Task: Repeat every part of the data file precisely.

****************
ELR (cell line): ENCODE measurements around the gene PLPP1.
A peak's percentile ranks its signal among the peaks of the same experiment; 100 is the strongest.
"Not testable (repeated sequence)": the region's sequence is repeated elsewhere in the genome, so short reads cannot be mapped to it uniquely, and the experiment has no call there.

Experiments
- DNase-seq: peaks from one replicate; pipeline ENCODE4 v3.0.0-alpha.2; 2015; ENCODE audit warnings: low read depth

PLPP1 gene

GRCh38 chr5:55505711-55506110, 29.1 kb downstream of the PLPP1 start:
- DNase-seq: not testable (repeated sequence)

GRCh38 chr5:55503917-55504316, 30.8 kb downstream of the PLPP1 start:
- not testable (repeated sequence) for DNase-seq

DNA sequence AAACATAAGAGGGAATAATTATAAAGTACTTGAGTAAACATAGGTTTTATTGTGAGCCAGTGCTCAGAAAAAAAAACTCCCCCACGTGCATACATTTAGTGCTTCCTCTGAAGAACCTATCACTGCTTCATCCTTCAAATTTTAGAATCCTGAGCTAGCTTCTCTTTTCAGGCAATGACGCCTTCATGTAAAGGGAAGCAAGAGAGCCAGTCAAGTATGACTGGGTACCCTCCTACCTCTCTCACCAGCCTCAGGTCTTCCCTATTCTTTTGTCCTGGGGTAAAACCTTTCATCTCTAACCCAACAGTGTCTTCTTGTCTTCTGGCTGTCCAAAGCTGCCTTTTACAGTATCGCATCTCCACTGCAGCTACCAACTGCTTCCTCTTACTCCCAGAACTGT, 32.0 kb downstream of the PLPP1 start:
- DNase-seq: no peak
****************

ELR (cell line): ENCODE measurements around the gene PLPP1.
A peak's percentile ranks its signal among the peaks of the same experiment; 100 is the strongest.
"Not testable (repeated sequence)": the region's sequence is repeated elsewhere in the genome, so short reads cannot be mapped to it uniquely, and the experiment has no call there.

Experiments
- DNase-seq: peaks from one replicate; pipeline ENCODE4 v3.0.0-alpha.2; 2015; ENCODE audit warnings: low read depth

PLPP1 gene

GRCh38 chr5:55505711-55506110, 29.1 kb downstream of the PLPP1 start:
- DNase-seq: not testable (repeated sequence)

GRCh38 chr5:55503917-55504316, 30.8 kb downstream of the PLPP1 start:
- not testable (repeated sequence) for DNase-seq

DNA sequence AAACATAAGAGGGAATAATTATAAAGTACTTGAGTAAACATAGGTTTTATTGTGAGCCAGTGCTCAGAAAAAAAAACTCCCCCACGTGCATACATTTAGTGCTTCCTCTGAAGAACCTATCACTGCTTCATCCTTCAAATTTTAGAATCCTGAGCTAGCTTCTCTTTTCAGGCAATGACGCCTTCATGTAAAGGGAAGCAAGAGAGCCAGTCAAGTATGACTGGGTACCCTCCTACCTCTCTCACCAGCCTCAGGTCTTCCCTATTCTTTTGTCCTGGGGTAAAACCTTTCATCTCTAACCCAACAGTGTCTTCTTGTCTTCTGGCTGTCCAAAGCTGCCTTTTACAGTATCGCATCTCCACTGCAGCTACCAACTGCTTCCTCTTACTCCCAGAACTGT, 32.0 kb downstream of the PLPP1 start:
- DNase-seq: no peak